Viren structures this first story around her coming to terms with what the actual cave of her high school years was. She writes of how Dr. Whiles ratcheted up his sharing of conspiracy theories when he taught her class again their junior year, alluding to the Illuminati, the New World Order, and MKUltra. She writes of beginning to doubt Dr. Whiles when he “gave us the answers instead of asking us to figure them out ourselves.” That doubt burst to the fore one day when Dr. Whiles aired only one half of a debate about the Holocaust — the side that denied it.
As Viren reconstructs her teacher’s lies, she threads her storytelling with subtle commentary on truth, honesty, and narrative. When relaying a scene where she lied to her mother as a teenager, for instance, she writes, “Lying separates you from another person, briefly, temporarily, by creating one reality they believe and another you know is true.” The effect is to remind the reader that Viren is not actually reproducing the reality of her high school years — an impossible task — but consciously shaping the narrative, prodding us toward the mouth of the cave.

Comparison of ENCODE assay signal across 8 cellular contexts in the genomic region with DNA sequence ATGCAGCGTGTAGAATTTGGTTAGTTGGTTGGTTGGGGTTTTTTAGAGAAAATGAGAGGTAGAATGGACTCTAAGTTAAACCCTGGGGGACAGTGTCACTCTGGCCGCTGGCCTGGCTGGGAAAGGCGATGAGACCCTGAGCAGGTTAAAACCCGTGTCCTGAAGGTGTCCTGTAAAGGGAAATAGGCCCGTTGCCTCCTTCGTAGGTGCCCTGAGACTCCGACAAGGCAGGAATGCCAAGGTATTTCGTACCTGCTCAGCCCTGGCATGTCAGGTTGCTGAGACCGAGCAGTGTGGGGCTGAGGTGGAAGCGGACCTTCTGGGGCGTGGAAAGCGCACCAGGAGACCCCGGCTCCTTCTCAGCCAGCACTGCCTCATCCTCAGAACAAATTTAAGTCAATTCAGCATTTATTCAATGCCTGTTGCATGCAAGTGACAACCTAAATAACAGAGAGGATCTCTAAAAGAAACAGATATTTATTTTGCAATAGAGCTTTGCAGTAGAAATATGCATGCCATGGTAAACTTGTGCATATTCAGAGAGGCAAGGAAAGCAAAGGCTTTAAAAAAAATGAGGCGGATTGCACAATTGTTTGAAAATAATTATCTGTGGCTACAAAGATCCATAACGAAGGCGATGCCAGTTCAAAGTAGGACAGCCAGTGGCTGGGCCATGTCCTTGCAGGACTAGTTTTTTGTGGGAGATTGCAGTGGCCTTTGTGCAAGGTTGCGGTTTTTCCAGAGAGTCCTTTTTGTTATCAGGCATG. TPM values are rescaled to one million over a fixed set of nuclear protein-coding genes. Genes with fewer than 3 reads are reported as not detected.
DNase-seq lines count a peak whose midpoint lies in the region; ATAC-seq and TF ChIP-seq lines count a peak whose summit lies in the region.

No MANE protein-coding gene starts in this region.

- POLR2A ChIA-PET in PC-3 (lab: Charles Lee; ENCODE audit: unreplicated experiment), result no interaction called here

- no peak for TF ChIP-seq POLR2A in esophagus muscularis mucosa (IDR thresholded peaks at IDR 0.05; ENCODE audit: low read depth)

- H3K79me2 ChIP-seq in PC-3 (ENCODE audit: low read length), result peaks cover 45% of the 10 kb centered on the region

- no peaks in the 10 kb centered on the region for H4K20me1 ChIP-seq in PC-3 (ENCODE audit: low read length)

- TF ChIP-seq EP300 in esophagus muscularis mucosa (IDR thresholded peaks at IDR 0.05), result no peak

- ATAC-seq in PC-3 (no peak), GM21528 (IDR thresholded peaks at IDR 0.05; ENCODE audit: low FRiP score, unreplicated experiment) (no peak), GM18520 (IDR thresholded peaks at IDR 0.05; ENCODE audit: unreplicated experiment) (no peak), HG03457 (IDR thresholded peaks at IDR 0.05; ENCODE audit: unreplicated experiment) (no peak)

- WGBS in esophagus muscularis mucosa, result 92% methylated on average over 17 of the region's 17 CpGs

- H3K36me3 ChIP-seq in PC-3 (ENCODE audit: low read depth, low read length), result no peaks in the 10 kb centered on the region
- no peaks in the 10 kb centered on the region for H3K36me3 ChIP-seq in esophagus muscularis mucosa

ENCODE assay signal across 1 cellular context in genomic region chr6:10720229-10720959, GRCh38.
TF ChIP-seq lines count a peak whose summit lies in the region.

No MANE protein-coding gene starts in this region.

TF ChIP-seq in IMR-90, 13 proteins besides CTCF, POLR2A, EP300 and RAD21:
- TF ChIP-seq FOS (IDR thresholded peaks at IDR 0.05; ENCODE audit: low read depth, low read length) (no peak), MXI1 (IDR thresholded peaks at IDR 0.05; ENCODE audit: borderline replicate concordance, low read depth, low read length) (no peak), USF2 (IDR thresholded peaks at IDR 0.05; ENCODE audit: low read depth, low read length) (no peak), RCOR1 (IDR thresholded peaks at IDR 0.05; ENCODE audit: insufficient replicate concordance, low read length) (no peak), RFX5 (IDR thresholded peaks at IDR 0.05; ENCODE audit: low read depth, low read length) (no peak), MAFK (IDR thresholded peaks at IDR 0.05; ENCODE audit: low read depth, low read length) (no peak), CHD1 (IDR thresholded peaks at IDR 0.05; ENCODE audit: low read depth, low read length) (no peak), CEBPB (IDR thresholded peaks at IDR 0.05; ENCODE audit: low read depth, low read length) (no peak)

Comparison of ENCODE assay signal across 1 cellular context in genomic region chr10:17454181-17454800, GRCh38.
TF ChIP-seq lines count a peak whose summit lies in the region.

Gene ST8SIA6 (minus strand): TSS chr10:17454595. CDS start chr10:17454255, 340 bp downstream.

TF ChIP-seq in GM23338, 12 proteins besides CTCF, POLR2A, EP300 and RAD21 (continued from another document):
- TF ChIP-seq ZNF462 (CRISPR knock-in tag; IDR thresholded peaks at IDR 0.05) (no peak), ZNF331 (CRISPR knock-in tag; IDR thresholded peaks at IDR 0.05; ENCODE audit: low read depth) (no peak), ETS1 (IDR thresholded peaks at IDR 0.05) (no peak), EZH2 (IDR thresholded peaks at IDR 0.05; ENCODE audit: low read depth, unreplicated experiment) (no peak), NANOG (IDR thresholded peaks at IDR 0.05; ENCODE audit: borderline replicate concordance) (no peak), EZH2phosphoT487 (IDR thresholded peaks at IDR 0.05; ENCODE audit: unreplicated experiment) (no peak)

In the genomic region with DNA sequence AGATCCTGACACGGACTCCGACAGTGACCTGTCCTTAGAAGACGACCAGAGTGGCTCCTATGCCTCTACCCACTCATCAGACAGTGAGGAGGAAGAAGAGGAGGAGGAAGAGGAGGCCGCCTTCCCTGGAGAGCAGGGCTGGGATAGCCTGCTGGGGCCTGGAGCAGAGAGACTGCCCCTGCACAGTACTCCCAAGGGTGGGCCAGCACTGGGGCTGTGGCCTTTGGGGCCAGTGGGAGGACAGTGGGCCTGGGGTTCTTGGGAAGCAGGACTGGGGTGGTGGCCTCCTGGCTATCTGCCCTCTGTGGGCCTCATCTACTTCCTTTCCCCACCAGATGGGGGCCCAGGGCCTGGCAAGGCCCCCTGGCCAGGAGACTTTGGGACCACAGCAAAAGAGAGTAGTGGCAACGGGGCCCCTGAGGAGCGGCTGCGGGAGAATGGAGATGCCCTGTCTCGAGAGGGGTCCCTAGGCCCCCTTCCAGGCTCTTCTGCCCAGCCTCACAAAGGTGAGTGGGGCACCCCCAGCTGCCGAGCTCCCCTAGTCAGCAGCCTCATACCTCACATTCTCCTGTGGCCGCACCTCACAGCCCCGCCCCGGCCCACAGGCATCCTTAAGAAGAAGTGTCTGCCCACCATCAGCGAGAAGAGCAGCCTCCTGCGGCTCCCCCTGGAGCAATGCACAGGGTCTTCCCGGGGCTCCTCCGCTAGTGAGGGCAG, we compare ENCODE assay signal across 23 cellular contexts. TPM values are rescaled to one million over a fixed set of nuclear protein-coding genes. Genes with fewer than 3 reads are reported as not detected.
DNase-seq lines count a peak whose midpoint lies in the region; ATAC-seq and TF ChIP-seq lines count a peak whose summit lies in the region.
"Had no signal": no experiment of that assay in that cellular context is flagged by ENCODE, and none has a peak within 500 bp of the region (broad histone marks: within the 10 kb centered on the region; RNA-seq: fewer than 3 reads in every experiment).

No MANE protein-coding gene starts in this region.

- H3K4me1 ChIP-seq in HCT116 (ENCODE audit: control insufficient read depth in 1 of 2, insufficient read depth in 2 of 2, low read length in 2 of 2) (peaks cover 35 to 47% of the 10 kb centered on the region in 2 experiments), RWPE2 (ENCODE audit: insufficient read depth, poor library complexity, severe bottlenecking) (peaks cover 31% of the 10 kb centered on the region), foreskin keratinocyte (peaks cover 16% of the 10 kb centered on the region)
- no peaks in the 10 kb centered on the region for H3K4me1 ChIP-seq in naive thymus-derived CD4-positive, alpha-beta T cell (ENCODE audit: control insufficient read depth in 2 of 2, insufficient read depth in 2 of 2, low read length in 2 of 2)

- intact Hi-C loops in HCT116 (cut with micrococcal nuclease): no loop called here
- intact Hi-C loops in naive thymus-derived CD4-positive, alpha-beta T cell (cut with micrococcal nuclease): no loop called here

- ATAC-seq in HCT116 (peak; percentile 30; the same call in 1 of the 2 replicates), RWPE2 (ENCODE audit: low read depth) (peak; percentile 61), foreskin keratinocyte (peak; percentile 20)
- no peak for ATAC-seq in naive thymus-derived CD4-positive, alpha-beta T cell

The second part of the book, “Would His Eyes Hurt and Would He Flee?” brings us up to the present, opening with a deepening Viren’s New York Times Magazine essay that further contextualizes and reflects on the story of the accusations. The anonymous lies, from a man Viren calls Jay here, once again shook her conception of reality. At the time, Viren had just received a job offer from the University of Michigan and the school was searching for a spousal hire position for Marta; the accusations put it all in jeopardy. She began to suspect that Jay — someone she knew casually because they were “both queer writers working in the academy” — was the culprit, because of texts he sent her.